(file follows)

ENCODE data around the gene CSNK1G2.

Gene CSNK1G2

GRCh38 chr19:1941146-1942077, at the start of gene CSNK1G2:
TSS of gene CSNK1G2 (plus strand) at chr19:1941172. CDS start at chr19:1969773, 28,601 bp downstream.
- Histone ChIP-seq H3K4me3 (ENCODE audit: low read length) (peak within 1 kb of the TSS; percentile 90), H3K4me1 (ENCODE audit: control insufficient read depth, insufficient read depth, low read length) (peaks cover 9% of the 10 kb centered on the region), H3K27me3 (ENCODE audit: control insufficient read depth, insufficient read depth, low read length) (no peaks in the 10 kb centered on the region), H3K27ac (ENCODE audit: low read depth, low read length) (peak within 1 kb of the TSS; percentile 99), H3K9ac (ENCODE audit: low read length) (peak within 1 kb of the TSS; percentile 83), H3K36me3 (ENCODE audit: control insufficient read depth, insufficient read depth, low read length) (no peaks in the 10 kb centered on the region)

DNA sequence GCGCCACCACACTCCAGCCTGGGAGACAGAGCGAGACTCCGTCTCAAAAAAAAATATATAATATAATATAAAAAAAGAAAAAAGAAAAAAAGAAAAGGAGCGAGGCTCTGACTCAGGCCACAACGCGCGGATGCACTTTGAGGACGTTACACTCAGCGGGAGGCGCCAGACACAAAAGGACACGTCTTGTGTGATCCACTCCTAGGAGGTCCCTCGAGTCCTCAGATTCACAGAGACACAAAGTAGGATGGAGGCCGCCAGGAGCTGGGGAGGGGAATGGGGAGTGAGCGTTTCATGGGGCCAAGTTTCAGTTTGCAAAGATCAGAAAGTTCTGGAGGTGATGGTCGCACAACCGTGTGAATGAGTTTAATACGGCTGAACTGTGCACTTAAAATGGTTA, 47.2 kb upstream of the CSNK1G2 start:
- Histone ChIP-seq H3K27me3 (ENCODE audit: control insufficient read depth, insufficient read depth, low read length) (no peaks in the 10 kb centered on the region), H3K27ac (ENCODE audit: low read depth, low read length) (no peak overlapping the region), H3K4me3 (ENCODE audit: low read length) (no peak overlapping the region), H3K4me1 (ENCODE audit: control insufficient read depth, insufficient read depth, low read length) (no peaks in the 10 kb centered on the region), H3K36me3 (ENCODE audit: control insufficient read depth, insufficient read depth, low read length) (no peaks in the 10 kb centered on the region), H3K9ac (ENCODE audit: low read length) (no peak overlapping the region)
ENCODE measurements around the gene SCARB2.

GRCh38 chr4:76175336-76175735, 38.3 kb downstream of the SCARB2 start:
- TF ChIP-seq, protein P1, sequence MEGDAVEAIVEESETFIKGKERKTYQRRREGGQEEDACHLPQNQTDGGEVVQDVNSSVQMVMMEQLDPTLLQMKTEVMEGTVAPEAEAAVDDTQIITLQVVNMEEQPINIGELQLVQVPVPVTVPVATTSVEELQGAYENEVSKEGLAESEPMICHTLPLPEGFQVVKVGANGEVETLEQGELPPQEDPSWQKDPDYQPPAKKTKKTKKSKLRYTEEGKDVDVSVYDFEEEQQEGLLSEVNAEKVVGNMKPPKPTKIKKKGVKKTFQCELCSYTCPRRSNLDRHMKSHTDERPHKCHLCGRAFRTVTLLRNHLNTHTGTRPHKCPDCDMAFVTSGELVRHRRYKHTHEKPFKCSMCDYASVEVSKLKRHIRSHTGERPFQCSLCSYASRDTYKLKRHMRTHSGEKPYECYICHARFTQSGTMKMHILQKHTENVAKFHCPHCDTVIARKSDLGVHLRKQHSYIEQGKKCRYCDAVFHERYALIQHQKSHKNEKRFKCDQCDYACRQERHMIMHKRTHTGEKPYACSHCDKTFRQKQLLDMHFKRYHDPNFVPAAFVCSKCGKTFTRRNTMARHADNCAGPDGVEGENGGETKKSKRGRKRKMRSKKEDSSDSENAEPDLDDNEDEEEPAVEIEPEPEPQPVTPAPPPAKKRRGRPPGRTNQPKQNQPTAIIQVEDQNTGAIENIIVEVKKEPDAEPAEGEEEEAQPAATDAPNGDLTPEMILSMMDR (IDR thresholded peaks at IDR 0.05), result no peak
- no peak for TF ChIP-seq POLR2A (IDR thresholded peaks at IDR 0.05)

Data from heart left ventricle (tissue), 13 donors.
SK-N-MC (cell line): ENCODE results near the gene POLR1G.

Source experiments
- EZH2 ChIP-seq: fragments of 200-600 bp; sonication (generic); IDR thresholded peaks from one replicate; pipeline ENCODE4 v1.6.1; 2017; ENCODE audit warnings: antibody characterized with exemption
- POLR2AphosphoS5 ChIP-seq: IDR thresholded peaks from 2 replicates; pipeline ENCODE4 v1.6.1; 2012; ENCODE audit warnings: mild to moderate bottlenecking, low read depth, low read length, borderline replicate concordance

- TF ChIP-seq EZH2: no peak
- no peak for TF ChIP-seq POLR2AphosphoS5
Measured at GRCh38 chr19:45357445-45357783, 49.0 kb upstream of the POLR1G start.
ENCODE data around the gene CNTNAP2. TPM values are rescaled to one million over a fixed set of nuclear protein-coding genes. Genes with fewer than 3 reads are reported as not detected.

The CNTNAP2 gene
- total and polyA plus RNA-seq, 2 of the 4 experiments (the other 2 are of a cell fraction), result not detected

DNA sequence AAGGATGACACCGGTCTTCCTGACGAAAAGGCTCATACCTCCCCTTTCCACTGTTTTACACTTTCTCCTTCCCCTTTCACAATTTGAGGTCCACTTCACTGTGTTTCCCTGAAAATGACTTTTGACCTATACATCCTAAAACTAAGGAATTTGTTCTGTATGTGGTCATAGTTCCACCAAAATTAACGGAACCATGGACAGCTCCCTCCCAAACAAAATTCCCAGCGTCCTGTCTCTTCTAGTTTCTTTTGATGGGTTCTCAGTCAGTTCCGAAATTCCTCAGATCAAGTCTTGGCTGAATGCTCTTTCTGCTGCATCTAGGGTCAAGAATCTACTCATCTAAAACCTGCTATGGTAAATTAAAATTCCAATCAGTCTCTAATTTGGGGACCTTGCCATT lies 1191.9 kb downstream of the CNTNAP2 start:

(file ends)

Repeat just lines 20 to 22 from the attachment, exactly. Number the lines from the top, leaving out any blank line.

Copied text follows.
ENCODE data around the gene CNTNAP2. TPM values are rescaled to one million over a fixed set of nuclear protein-coding genes. Genes with fewer than 3 reads are reported as not detected.

The CNTNAP2 gene
- total and polyA plus RNA-seq, 2 of the 4 experiments (the other 2 are of a cell fraction), result not detected